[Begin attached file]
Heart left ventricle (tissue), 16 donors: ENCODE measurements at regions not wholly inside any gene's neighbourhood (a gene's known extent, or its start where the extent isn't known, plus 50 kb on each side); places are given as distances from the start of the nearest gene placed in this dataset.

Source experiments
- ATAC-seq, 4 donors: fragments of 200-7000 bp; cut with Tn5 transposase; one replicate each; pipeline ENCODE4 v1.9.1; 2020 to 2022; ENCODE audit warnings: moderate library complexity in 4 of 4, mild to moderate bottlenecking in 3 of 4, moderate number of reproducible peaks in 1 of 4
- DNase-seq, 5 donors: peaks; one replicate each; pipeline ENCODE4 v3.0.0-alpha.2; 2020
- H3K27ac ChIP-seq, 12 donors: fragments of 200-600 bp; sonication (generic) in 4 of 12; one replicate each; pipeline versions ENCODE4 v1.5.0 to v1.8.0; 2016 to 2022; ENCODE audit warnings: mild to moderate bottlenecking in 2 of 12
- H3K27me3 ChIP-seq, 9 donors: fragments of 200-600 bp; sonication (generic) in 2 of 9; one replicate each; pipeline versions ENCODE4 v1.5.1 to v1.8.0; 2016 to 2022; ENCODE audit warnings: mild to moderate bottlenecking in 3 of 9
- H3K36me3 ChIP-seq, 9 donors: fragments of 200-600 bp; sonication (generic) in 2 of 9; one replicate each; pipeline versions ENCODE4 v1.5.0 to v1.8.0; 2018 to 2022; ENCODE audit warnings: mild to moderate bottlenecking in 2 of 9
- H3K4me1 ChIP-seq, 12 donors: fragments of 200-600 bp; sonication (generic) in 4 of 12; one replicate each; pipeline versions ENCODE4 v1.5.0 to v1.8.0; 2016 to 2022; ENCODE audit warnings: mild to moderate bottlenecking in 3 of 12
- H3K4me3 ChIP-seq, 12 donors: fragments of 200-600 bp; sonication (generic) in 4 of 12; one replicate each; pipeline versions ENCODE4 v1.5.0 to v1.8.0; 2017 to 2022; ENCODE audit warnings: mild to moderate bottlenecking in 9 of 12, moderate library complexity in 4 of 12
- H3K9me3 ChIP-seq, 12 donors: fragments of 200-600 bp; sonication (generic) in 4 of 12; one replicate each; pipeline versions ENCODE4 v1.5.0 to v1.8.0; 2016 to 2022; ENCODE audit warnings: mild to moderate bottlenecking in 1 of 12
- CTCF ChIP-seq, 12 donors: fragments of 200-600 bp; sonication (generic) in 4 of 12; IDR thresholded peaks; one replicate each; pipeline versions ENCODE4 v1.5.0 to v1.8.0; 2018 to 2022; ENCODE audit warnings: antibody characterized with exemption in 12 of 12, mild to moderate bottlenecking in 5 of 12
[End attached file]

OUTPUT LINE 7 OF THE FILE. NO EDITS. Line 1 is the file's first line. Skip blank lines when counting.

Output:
- H3K36me3 ChIP-seq, 9 donors: fragments of 200-600 bp; sonication (generic) in 2 of 9; one replicate each; pipeline versions ENCODE4 v1.5.0 to v1.8.0; 2018 to 2022; ENCODE audit warnings: mild to moderate bottlenecking in 2 of 9